The Final Product:
When your pasta, potatoes, and kale are done, toss the pasta and kale (with remaining broth) together in a large bowl. Fold in sweet potatoes. Serve and top with a generous sprinkle of prosciutto. As often as possible, combine all three of the delightfully affinitied flavors in one bite. Enjoy!

Wednesday, January 13, 2010

A Berry of a Different Sort

One of the exciting things about our new winter farm share with Enterprise Farm has been that, in addition to the lovely fruits and veggies each week, we've also received the occasional bag of wheat berries. These lovely little berries come to us via Four Star Farms in Northfield, MA, and are particularly exciting to me as I have yet to find many options for truly local grains. They are also exciting because I have never in my life cooked with a wheat berry! Word on the street is they add a bit of crunchy texture for a hearty whole grain bread (here's hoping my husband will break out his KitchenAid sometime soon) and recipes for wheat berry salad abound (throw in your favorite mix of cukes, feta, olives, etc.). But, when I finally had some time to get inventive the other night, I opted for my usual winter standby: soup. The wheat berries add a wonderful texture with their springy bite, and combined with beans you've got a complete protein. Here's what I put together--it's a simple, easy recipe that can be adapted to suit whatever your pantry has on offer.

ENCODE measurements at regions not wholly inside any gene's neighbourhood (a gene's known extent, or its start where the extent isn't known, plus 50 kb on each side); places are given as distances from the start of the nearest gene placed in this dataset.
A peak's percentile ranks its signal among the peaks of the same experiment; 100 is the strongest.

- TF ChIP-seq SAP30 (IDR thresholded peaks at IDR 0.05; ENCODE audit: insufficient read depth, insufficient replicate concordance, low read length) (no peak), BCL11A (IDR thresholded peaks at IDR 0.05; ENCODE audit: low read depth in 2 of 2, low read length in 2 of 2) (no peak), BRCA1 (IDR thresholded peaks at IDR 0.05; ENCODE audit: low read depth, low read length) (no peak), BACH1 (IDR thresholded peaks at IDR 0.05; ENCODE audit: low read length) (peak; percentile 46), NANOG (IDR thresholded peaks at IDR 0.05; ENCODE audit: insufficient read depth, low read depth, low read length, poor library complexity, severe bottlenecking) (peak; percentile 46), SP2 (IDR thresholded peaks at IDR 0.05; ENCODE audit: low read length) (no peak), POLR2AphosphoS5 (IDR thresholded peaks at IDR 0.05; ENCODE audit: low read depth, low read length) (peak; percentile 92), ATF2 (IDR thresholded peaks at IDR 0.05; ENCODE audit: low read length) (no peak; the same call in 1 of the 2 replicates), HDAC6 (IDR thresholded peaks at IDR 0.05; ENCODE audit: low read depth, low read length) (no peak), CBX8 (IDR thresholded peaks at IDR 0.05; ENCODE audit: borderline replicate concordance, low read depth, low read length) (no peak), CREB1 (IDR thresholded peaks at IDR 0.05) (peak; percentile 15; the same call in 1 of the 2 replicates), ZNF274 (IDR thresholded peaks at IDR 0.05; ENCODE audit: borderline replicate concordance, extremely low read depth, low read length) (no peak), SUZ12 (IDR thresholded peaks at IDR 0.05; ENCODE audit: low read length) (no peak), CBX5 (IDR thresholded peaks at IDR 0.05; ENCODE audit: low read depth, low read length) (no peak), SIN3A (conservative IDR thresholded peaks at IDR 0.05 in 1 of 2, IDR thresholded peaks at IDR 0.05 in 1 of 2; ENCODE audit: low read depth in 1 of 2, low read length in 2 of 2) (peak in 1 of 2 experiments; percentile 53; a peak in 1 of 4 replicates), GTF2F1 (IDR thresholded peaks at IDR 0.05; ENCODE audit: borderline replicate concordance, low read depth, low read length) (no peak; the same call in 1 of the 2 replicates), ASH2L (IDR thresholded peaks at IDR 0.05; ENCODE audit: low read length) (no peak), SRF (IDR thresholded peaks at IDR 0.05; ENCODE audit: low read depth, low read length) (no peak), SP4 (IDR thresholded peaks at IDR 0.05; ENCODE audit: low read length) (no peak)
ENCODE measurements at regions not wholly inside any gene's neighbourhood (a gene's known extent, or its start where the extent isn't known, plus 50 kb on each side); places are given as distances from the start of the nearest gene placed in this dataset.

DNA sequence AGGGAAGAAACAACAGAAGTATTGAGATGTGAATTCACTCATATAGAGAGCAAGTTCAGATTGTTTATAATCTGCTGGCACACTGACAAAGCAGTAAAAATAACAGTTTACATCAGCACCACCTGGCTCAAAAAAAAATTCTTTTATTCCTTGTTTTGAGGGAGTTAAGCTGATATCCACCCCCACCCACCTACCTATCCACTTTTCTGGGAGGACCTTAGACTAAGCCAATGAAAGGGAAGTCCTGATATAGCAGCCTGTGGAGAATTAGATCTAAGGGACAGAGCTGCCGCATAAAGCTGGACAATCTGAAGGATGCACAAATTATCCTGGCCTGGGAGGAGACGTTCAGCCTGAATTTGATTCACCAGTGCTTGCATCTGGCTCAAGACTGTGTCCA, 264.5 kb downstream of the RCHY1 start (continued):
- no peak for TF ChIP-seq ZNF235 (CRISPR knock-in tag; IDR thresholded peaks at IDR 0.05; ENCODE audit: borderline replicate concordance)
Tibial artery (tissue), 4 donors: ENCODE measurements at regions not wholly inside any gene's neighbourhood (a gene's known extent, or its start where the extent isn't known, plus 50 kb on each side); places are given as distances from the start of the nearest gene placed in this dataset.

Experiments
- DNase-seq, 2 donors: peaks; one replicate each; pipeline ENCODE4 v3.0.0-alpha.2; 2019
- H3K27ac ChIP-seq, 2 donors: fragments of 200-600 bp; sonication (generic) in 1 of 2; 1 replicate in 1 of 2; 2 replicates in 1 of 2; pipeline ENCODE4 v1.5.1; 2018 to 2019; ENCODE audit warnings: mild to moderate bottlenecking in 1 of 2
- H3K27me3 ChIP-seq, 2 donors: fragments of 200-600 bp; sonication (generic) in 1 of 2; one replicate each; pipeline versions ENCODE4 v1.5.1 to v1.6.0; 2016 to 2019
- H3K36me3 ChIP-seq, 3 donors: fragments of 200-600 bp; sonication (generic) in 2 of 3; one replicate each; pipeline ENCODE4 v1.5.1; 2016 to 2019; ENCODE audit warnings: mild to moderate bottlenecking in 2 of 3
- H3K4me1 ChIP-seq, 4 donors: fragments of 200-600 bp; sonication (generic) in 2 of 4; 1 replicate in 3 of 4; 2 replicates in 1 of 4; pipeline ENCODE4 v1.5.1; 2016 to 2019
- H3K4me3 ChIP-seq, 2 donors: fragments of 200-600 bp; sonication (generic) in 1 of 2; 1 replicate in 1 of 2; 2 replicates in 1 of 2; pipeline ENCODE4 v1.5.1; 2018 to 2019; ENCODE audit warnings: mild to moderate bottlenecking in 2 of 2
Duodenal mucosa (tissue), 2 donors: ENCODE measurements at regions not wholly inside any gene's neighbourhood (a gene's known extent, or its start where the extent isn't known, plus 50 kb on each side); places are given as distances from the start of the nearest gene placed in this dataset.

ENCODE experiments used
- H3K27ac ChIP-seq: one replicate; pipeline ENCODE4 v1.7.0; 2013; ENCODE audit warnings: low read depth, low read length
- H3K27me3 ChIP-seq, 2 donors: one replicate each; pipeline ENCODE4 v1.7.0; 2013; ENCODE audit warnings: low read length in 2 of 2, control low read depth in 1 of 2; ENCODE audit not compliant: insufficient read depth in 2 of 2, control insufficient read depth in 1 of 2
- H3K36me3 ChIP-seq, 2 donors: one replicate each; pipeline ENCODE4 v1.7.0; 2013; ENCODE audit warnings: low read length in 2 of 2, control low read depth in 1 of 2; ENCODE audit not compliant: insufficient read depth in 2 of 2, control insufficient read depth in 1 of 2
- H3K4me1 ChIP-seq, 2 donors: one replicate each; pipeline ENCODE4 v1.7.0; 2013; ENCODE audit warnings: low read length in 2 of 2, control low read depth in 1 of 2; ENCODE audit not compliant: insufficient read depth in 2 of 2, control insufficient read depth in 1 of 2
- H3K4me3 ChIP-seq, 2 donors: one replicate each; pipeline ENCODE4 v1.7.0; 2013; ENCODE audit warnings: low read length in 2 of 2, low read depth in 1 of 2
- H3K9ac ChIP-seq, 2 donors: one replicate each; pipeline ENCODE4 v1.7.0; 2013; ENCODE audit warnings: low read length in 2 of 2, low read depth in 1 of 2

Wheat Berry and Winter Vegetable Soup

12 c low-sodium vegetable or chicken stock*
4 cloves garlic, diced
1 t dried thyme
1 t red pepper flakes
2 bay leaves
2-3 good splashes of olive oil
1 c wheat berries
1 helping heaping of whatever winter veggies you have on hand--I used parsnip, carrot, kale, squash, and onion
1 can kidney beans, rinsed (someday, I will learn to cook with dried)
1 can canellini beans, rinsed

In a large stock pot, bring the stock, garlic, thyme, red pepper flakes, bay leaves, and olive oil to a boil. Add the wheat berries and reduce to a simmer. Cook for 1 hour.

While the wheat berries cook, chop veggies. Add them to the soup when the hour is up and simmer for another 20-30 minutes, until veggies are tender.

Add the beans and simmer for another 5 minutes.


*you may notice that many soup recipes call for 10 cups of stock--I like to use 12, as this often results in a big bowl's worth of leftover broth, perfect for freezing. When you have the sniffles, or just the winter blahs, nothing beats a rich, hot broth with a piece of crusty bread!

Warm, steamy, yummy.

Tuesday, January 12, 2010

Restaurant Week, Dorchester Style